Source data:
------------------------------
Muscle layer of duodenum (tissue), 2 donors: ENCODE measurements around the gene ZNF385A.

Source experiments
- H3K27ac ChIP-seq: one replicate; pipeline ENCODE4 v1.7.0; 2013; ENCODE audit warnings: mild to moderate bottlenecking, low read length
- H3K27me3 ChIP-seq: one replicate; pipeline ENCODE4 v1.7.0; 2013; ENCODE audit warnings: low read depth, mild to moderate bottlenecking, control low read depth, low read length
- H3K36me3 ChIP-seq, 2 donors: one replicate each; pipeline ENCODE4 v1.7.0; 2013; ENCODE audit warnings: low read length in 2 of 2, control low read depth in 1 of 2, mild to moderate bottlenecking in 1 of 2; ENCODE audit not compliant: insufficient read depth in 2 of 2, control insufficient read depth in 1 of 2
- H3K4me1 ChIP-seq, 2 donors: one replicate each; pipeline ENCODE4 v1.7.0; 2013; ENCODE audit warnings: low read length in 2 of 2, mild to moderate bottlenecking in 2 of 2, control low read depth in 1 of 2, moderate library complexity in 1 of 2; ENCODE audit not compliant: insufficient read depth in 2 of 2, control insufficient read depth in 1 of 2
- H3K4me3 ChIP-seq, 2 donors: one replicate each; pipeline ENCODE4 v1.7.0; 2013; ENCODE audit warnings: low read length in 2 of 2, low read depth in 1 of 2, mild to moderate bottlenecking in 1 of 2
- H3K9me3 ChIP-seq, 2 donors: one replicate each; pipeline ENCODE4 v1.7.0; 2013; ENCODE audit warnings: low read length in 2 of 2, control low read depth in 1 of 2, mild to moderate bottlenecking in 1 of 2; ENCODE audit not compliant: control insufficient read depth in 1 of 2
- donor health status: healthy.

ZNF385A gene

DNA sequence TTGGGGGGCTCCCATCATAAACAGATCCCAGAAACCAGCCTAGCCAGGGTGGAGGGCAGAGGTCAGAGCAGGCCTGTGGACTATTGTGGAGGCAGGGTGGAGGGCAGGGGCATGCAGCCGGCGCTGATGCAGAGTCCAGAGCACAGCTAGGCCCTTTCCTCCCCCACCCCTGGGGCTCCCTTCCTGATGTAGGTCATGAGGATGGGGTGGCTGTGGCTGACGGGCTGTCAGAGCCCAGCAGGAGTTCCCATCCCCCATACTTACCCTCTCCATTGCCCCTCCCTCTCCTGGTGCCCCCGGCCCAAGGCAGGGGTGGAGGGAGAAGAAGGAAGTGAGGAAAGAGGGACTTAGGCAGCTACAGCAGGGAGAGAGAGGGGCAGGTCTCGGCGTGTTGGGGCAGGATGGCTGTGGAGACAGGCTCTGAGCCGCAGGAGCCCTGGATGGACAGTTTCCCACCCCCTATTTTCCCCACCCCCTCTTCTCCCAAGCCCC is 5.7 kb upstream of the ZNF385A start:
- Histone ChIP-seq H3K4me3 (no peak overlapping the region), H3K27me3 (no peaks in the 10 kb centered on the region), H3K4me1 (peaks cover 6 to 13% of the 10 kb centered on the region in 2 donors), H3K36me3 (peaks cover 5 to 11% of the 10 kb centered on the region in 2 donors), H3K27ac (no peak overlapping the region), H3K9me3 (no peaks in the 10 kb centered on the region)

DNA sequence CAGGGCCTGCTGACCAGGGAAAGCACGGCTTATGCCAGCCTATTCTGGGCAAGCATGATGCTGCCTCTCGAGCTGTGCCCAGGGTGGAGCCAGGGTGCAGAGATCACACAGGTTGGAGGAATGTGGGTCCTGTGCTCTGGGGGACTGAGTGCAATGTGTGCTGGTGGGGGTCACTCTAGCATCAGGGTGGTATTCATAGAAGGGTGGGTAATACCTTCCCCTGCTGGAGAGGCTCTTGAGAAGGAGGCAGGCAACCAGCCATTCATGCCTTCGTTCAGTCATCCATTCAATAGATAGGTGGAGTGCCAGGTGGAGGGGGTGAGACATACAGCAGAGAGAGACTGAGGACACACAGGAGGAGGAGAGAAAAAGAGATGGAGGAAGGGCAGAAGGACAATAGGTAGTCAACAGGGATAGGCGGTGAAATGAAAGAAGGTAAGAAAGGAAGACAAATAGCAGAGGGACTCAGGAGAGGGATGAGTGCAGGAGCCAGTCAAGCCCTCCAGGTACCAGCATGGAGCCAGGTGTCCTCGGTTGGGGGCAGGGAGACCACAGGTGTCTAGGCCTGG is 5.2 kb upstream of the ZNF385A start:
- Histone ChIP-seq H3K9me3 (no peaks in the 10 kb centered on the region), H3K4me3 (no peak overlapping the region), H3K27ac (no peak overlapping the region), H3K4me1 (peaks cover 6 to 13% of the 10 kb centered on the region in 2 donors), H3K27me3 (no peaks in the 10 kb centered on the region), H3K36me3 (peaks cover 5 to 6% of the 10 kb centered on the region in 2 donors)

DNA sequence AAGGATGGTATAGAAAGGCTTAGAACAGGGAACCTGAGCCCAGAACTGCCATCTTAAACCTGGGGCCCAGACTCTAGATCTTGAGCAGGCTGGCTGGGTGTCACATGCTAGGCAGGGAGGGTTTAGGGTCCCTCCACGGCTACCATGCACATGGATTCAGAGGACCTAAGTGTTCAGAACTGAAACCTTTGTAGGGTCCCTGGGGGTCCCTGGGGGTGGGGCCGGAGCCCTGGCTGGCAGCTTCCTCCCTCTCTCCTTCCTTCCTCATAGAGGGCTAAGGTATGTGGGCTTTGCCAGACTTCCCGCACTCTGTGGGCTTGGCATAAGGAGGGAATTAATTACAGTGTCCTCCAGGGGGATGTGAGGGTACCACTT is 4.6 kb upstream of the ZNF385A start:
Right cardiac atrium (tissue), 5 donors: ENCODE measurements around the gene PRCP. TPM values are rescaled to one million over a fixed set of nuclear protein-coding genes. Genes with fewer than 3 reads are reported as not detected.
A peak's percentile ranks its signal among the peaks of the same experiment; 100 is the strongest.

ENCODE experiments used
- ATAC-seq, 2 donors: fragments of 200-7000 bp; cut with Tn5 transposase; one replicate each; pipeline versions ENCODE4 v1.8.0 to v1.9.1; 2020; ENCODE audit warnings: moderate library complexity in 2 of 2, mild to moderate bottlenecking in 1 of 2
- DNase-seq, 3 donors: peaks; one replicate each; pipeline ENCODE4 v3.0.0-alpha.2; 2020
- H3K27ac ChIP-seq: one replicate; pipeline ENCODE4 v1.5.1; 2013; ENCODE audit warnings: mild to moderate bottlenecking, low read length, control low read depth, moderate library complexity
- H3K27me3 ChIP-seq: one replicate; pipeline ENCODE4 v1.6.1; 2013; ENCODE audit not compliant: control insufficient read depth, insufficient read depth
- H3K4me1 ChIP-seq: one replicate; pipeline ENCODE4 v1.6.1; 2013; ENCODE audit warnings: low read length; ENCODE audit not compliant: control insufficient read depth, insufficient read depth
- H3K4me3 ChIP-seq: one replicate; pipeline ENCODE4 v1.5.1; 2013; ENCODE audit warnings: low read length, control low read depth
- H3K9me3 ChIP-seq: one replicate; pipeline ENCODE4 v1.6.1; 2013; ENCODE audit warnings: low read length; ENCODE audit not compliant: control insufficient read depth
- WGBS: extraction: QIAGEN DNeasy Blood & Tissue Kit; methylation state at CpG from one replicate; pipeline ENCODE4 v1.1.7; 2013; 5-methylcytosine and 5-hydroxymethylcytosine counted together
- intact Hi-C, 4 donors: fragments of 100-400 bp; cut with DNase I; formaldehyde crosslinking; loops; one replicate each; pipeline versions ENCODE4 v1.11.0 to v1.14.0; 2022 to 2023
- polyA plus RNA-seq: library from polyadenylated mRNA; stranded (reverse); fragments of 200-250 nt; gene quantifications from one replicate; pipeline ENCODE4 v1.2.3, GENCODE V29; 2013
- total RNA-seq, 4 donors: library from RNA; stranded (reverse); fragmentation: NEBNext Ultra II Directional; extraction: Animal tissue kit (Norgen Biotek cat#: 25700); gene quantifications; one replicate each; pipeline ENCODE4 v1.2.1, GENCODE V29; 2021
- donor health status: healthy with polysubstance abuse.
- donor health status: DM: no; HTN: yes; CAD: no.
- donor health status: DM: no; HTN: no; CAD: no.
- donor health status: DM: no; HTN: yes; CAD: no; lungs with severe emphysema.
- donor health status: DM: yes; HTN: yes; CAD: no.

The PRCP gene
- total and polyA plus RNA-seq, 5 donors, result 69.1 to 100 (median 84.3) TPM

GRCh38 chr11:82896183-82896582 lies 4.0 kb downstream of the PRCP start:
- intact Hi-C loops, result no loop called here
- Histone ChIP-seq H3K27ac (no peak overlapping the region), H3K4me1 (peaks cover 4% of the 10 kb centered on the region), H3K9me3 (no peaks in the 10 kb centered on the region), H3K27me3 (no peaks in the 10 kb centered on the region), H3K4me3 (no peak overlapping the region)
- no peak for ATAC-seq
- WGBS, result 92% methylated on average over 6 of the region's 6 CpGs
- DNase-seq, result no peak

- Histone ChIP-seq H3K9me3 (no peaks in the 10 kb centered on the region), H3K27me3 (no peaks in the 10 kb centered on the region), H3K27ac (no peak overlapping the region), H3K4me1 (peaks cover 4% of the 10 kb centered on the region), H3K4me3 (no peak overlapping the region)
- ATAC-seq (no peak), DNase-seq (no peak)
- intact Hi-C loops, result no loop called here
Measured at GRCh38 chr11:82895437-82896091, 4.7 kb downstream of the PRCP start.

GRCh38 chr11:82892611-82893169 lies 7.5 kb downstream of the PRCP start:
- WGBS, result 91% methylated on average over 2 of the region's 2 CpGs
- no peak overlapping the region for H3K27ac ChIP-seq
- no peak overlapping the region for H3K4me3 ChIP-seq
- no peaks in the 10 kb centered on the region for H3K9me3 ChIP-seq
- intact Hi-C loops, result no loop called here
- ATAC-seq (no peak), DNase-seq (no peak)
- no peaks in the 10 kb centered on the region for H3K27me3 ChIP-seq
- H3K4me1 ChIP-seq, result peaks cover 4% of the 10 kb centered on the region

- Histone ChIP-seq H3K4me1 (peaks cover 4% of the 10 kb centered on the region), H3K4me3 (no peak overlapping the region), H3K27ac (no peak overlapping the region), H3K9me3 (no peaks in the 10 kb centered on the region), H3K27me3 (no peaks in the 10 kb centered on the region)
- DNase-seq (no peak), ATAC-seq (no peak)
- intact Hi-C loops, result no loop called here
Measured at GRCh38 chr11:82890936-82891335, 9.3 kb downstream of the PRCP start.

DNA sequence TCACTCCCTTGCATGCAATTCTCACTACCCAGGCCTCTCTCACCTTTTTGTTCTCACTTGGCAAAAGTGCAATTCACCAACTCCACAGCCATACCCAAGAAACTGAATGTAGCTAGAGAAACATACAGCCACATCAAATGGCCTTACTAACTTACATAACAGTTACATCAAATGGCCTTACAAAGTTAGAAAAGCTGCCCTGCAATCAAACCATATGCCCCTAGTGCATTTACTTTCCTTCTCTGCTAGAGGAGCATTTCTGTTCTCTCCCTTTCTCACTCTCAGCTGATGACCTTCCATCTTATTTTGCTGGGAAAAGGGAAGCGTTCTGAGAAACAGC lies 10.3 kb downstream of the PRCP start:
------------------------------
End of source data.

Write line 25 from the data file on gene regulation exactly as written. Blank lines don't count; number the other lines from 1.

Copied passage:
- H3K9me3 ChIP-seq: one replicate; pipeline ENCODE4 v1.6.1; 2013; ENCODE audit warnings: low read length; ENCODE audit not compliant: control insufficient read depth